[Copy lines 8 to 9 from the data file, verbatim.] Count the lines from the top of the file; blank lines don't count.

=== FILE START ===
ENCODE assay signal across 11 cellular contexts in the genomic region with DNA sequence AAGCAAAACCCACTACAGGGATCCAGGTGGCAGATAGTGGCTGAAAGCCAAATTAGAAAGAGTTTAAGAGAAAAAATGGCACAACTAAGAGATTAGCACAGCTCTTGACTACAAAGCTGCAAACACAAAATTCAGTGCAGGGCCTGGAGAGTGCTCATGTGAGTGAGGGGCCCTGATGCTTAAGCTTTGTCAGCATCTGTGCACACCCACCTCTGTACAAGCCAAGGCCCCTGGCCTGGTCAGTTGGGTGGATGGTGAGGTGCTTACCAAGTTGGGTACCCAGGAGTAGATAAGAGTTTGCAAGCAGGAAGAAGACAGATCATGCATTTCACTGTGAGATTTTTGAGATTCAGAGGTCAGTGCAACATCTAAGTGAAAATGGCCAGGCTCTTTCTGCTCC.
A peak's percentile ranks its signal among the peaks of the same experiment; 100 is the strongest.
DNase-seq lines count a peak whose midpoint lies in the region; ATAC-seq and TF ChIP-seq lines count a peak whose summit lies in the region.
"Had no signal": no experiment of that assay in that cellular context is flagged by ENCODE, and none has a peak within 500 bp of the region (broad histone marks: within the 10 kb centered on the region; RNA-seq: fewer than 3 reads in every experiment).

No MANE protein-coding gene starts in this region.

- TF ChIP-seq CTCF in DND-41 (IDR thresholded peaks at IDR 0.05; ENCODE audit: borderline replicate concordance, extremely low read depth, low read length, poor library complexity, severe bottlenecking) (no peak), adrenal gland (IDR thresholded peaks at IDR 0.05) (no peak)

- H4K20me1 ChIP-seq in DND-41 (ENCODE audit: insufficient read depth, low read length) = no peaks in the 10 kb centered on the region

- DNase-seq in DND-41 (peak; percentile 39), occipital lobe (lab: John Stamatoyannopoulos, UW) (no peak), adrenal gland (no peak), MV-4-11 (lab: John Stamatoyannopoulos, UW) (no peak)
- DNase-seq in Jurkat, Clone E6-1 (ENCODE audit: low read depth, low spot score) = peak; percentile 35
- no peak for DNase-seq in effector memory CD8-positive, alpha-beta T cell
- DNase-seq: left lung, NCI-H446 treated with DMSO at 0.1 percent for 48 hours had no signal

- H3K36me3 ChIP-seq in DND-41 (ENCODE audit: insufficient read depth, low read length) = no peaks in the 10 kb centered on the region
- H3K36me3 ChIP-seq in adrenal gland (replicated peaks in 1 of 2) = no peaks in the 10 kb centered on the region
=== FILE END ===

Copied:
- DNase-seq in DND-41 (peak; percentile 39), occipital lobe (lab: John Stamatoyannopoulos, UW) (no peak), adrenal gland (no peak), MV-4-11 (lab: John Stamatoyannopoulos, UW) (no peak)
- DNase-seq in Jurkat, Clone E6-1 (ENCODE audit: low read depth, low spot score) = peak; percentile 35